As long as the sealer product can seal up the wall perfectly well and allows me to apply a uniform topcoat, it’s a perfectly fine product for me.
For all these reasons, I typically use KILZ Adhesion High-Bonding Interior Latex Primer/Sealer that works amazingly fine for me.
I never had any issues working with it and being available at a great price on Amazon this best drywall sealer is my top choice among all.
Few other features that come with this drywall primer are:
- Perfectly seals up new drywall and other surfaces
- Unlike traditional water or oil-base primer, it provides unique adhesion
- Dries to touch within 30 minutes and makes the surface ready to recoat in an hour
- Can be easily used under epoxies, lacquers, and products containing Xylene or other solvents
Not to mention, KILZ has been making premium primers and paints for over 40 years now.
And I am pretty sure that you can never go wrong when choosing their products.
- A good bonding primer is essential to ensure that topcoats adhere to...
- KILZ Adhesion is a unique latex primer developed to bond securely on...
- Bonds to tough-to-paint surfaces including Kynar, PVC, Formica, vinyl,...
*Last update on 2021-04-20 / Affiliate links / Images from Amazon Product Advertising API
How Many Coats of Primer Do You Need?
For most cases, you should only need a single coat of primer to do the job.
That is because you are going to add at least one, if not two coats of regular paint on top.
Plus, the PVA in the primer is designed to seal the new drywall and mud effectively.
Adding an additional primer is generally not necessary, although you may want to touch up specific areas that need a little extra attention.
Once you have applied a coat of the primer, let it dry and look at the results after 3-4 hours.
If it seems too thin, then you may want to apply a second coat of sealer just to be sure.
How Many Gallons of Primer You will Need for Priming New Drywall?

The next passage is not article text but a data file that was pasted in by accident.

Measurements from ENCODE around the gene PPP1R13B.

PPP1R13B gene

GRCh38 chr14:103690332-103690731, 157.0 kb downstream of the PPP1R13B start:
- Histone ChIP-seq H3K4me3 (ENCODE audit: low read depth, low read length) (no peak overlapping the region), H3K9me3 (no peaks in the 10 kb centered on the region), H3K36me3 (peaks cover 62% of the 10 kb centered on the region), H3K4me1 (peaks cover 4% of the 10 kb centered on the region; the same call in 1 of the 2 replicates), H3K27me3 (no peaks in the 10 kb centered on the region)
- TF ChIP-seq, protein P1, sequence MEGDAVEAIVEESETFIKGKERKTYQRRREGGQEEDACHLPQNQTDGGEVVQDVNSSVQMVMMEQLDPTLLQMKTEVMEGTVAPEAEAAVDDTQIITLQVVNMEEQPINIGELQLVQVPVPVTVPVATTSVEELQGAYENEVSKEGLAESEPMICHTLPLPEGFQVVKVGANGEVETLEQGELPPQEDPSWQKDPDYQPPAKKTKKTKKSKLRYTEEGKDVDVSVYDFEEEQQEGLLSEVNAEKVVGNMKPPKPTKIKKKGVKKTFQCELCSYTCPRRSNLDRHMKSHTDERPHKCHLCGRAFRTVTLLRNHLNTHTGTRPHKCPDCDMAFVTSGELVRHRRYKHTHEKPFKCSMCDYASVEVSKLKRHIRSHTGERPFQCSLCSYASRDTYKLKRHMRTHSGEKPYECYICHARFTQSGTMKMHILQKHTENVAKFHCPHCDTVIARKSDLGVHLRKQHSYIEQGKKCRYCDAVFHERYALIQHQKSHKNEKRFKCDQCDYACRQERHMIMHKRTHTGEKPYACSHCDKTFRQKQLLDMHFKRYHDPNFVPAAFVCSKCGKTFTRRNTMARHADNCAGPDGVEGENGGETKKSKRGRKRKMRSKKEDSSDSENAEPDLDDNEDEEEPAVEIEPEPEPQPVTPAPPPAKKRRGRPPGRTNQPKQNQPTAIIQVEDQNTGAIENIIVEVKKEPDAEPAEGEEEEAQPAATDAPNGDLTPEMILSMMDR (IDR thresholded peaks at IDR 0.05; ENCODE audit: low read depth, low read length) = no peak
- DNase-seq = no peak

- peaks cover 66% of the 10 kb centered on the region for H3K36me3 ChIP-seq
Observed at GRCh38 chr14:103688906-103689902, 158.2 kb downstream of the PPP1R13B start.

How much primer you will need for priming your new drywall will depend on various factors.
In general, the rougher the surface is, the more quantity of primer you will require to completely cover the sheetrock.
I have worked with around half a dozen of primer brands over my lifetime and have found these facts…
Typically, under most natural conditions, 1 gallon of primer will help you cover approximately 225-275 square feet of the surface of new drywall.
For smooth surfaces (like old drywall that has been primed or painted before), 1 gallon of primer tin will cover around 300-350 square feet of the surface.
For most of the contractors and painters, 5 gallons of primer will cover around 1150 square feet of area.
This is especially true when you are priming a new unfinished rough drywall.
If you are priming smoothened drywall you can however cover around 1650 square feet of area with 5 gallons of primer.
You can use this as a rough estimation when buying the number of gallons for your new drywall.
If you are unsure, you can always double-check with the primer manufacturer.
The recommended coverage is most of the time printed on the primer/paint can you will be using.
The Bottom Line
With all the above information in mind, it’s now clear that using a high-quality primer that comes at an affordable price is important when you want to paint your drywall.
To get the right finish and shine, consider picking a sandable Polyvinyl Acrylic primer-sealer that can be used with a brush, roller, or a spray gun.
When done right on your new drywall you will be amazed to see how perfectly it offers the shine and finish you always desire for.
If you still need some help regarding how to apply primer to your new drywall, you may check a quick video guide below.
Jack Luis is a semi-retired painter who loved painting his clients’ ideas on their walls.
He had worked as a painter for more than a decade to serve the customers in areas such as Charleston, Mount Pleasant, Beaufort, Georgetown, SC (South Carolina). Today in his free time, he likes to read and write about the newer techniques that are being implemented in his profession. You may read more about him here or get in touch with him here.